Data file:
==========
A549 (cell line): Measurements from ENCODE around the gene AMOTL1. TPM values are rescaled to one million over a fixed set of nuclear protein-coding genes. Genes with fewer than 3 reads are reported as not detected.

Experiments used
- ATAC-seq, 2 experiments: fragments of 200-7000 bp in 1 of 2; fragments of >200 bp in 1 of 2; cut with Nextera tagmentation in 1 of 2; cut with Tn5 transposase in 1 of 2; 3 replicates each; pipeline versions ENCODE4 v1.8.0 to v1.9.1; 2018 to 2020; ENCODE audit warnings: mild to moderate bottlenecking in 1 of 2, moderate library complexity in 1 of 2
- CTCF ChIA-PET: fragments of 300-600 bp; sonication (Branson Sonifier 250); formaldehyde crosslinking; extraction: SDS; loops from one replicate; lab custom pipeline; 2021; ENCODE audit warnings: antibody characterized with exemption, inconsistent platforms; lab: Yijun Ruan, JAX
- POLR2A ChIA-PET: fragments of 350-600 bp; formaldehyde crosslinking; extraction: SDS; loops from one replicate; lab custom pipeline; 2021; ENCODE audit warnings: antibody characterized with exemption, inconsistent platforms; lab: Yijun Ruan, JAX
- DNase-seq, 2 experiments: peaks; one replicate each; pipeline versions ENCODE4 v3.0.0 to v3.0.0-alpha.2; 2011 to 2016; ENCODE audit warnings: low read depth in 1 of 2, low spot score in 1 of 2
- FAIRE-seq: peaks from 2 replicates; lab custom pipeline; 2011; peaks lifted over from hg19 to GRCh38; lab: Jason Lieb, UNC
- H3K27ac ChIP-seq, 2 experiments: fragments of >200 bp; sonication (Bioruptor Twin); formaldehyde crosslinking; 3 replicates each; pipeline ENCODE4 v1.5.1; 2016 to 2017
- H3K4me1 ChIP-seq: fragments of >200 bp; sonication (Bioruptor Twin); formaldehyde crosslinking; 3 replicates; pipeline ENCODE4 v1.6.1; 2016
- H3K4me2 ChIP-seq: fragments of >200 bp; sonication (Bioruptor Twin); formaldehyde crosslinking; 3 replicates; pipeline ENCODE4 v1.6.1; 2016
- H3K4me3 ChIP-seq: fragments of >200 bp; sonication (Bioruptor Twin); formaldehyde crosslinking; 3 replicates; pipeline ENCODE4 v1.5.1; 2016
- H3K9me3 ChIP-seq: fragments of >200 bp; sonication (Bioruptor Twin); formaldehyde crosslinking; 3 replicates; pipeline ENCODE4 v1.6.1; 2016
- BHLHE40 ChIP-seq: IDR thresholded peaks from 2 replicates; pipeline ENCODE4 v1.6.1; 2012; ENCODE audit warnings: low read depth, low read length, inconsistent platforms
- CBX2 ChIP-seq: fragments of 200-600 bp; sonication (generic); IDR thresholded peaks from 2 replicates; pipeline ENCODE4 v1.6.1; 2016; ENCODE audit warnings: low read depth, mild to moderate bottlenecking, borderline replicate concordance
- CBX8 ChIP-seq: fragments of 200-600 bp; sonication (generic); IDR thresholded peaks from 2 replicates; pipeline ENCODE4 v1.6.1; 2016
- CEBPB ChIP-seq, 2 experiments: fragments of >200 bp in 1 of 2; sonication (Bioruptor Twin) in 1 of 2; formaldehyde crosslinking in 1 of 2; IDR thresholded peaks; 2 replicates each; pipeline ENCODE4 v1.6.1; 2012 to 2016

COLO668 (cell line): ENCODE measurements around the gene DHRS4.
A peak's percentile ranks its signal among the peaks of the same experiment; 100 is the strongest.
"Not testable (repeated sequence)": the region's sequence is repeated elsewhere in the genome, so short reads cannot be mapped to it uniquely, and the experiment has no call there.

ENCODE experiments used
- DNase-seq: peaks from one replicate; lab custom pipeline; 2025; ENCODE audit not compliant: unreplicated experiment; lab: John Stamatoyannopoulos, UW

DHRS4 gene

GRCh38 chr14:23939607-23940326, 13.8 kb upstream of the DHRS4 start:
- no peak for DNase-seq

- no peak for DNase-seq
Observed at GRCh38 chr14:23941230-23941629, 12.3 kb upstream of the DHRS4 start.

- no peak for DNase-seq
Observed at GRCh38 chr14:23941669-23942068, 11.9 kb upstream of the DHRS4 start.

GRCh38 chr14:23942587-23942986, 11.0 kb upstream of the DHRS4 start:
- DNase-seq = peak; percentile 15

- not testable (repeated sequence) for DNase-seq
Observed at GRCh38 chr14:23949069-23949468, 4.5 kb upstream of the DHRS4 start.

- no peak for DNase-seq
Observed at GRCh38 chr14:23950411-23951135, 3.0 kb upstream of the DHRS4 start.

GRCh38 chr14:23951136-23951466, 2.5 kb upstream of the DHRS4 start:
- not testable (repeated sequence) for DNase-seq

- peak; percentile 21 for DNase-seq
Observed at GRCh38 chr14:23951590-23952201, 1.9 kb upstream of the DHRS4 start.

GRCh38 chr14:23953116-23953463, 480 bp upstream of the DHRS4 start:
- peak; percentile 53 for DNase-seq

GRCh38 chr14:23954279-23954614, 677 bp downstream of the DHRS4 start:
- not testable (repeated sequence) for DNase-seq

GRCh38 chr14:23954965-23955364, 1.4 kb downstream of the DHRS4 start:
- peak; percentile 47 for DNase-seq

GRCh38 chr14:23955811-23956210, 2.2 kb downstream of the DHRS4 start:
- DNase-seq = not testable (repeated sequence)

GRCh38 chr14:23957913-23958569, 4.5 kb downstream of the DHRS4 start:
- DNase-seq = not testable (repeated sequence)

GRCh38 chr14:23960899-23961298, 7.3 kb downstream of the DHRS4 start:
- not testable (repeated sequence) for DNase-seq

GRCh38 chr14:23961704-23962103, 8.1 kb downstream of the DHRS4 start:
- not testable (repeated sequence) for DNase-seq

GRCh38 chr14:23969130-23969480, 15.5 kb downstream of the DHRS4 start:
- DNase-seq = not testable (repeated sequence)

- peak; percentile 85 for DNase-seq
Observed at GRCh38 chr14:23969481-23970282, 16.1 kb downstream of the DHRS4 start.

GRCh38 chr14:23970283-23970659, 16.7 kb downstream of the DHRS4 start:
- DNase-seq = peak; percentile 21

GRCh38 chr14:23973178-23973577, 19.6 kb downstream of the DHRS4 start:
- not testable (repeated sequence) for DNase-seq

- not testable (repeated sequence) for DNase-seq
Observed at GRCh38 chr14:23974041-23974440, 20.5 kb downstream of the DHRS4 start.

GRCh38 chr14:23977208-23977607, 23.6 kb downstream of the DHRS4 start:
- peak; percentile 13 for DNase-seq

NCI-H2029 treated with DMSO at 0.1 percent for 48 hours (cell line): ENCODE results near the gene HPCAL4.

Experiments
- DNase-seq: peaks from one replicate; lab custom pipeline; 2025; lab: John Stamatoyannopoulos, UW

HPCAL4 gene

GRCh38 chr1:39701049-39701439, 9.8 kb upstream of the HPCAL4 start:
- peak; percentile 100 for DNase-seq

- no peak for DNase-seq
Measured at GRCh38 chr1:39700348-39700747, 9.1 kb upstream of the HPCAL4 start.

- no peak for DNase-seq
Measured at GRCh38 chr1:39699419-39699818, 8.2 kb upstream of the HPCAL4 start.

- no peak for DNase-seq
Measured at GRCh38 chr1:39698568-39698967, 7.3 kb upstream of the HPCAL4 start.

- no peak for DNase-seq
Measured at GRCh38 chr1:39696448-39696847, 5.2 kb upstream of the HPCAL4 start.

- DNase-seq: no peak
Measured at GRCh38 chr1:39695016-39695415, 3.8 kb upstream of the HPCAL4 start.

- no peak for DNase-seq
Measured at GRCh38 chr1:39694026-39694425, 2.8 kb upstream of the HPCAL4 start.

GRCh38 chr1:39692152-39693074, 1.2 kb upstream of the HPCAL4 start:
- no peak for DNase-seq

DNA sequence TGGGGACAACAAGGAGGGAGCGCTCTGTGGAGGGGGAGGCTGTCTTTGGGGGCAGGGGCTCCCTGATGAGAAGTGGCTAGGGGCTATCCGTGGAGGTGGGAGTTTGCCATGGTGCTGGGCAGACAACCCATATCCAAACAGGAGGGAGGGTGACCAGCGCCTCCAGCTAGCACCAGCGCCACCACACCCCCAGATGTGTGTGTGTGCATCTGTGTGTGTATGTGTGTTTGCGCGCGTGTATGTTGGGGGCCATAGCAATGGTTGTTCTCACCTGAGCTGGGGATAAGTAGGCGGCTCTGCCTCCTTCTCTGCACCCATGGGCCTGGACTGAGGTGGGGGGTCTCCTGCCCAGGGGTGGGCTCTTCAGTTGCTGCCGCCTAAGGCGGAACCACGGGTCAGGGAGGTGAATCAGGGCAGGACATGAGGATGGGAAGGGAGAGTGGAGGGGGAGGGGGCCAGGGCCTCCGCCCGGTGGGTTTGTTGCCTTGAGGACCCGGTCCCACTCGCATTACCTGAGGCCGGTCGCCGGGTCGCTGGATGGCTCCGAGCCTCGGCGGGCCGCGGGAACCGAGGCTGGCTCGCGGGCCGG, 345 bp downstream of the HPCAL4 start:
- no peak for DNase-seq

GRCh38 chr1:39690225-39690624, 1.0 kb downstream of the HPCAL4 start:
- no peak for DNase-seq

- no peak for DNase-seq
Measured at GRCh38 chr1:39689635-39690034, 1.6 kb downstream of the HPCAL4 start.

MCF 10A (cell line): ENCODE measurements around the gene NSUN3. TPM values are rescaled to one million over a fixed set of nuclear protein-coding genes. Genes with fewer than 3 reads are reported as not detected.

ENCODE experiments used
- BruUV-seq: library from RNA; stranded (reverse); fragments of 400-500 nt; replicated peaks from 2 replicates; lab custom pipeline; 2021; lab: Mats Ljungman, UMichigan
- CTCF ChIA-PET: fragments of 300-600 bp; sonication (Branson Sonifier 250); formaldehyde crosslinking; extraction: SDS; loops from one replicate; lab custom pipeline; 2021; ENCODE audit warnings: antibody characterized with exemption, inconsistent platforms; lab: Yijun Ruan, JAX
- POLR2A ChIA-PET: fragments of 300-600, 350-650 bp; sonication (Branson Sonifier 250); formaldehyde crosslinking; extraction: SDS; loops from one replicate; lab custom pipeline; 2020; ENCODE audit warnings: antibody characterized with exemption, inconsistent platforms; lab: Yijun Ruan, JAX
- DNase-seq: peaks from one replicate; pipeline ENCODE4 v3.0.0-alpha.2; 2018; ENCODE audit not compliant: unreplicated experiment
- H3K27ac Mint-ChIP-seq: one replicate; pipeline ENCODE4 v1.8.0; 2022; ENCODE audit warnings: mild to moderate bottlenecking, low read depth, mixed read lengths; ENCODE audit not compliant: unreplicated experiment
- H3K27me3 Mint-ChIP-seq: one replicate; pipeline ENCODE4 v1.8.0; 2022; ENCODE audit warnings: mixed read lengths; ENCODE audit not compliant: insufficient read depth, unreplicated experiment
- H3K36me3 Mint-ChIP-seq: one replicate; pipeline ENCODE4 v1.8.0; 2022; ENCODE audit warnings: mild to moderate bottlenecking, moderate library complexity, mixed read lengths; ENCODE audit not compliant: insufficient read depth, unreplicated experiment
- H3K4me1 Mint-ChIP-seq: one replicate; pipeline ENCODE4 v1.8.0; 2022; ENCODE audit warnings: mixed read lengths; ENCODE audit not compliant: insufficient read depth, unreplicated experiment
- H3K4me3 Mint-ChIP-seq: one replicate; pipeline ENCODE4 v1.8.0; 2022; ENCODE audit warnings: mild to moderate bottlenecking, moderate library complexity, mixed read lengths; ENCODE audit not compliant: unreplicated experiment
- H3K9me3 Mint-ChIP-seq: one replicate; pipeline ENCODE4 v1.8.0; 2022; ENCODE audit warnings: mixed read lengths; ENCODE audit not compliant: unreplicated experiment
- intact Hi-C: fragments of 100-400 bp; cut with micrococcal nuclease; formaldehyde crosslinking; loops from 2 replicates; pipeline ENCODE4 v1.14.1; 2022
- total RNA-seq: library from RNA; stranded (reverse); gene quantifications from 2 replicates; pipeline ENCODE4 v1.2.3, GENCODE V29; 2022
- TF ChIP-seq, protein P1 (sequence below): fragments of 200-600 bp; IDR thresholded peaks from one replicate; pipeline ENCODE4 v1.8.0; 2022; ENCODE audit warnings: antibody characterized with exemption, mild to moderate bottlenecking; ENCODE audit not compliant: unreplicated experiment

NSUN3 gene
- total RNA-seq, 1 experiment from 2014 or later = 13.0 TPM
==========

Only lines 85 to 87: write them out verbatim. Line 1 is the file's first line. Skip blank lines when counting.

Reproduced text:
DNA sequence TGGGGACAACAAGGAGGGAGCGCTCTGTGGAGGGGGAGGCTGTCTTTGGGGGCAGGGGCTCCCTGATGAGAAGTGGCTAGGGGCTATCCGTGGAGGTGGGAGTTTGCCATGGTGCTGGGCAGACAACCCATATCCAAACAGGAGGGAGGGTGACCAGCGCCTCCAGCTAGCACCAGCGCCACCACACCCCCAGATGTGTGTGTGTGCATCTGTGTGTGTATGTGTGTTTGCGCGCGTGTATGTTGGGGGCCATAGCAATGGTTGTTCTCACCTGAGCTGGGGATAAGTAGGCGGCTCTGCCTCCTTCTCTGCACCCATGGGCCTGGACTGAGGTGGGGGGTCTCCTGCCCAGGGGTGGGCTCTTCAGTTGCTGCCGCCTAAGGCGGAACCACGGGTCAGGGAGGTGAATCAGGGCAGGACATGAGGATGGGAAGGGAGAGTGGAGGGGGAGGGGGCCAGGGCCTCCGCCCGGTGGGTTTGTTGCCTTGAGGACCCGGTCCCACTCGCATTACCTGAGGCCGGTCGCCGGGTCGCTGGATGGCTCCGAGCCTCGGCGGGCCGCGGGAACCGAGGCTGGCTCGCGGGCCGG, 345 bp downstream of the HPCAL4 start:
- no peak for DNase-seq

GRCh38 chr1:39690225-39690624, 1.0 kb downstream of the HPCAL4 start: